Just 6% paddy straw can be managed ex-situ in Punjab
Lack of infrastructure, facilities proving to be a major challenge in adopting this cost-effective way of crop residue management, a key factor in controlling farm fires in Punjab
With paddy harvesting picking up pace, pressure is mounting on the Punjab government to give a big push to ex-situ crop residue management to tackle farm fires this season. The state, however, is facing tough challenges in adopting this cost-effective system of managing stubble. Reason: lack of infrastructure and facilities.
Punjab produces roughly 185 lakh tonnes of paddy straw every year. Of this, nearly half is managed in-situ (mixing the residue in the soil) and ex-situ (used as fuel) methods and rest is set ablaze. Fires raging from the paddy fields are a major source of pollution in North India, especially in the winter months, raising widespread health concerns.
According to the plan drawn out by the state, only 11 lakh tonne stubble is expected to be managed by ex-situ (evacuation from the farms) way which is just 6% of the total straw produced.
The latest data by Punjab Pollution Control Board (PPCB) reveals that there are 11 privately owned biomass-based power generating plants in the state, with a total generating capacity of 97.5 megawatts annually, consuming 8.8 lakh tonne of paddy straw. While Muktsar, Fazilka and Hoshiarpur have two plants each, Jalandhar, Mansa, Moga, Faridkot and Ferozepur districts have a facility each.
According to the PPCB, seven industrial units manufacturing paper, cement, sugar and edible oil are using stubble as fuel with a 3 lakh tonne consumption. Five more such industries have committed to using 2.75 lakh tonnes of stubble in near future.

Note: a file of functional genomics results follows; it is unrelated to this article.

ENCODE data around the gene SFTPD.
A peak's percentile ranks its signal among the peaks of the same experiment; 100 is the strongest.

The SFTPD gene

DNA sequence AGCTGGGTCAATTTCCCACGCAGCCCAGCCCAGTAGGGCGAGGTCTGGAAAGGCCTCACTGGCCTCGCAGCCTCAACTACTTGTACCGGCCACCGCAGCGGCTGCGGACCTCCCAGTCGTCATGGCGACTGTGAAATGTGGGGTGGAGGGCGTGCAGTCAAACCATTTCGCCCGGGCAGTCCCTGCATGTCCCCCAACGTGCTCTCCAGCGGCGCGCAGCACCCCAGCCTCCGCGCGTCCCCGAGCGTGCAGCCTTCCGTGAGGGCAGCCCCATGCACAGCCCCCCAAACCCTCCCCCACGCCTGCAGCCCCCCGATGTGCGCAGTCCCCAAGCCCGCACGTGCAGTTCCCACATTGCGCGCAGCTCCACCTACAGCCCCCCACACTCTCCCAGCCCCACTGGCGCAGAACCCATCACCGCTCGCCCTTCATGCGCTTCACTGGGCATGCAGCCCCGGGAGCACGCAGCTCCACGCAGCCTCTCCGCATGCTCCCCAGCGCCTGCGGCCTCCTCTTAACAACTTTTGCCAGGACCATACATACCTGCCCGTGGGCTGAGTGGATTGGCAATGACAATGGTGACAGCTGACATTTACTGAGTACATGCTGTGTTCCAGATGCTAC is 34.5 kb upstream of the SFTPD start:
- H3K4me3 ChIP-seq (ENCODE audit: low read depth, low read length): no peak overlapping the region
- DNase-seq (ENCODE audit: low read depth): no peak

The NGT has also asked thermal power plants to use stubble pellets as 5-10% of its total fuel consumption. But, the managements of these plants say the availability of pellets is a concern. “We use stubble in brickets or pellets form, and as per our requirement, the production is insufficient. There is one plant in Ludhiana that produces pellets but the output is quite less,” said a manager of a private thermal plant at Rajpura.
“Though the National Green Tribunal (NGT) and the Commission for Air Quality and Monitoring (CAQM) have been laying thrust on ex-situ methods, we are facing serious issues due to lack of infrastructure,” said an official.
Punjab Agricultural University vice-chancellor Dr Satbir Singh Gosal said the state needs an infrastructural push to switch to ex-situ methods. “It’s a cheaper proposition but needs infrastructure for which big budget is required,” he said, adding that the state needs more biomass-based power generating plants, pellets making industry, bio-CNG plants, fast transportation to evacuate stubble from the farms and storage godowns.
“So far, the state government has largely focused on in-situ crop residue management which is an expensive option. Ex-situ management is the effective way to dispose of paddy stubble but it in the absence of infrastructure it is difficult to encourage farmers to adopt this system,” asked Sukhdev Singh Kokri Kalan, general secretary Bhartiya Kisan Union (Ugrahan).
“With the Centre and the AAP-led state government dropping the plan to pay incentive to the farmers for not burning stubble, the ex-situ management policy could help the farming community earn some extra bucks by selling crop residue. But this is not possible if farmers have no place to sell their stubble,” he added.
Despite ₹1,145 crore being spent on subsidised machines, with 90,000 already distributed, in the past four years and allocation of ₹275 crore grant for the current year, there is no let-up in farm fires, with 2021 alone reporting a total of 71,246 such incidents during the paddy harvest season.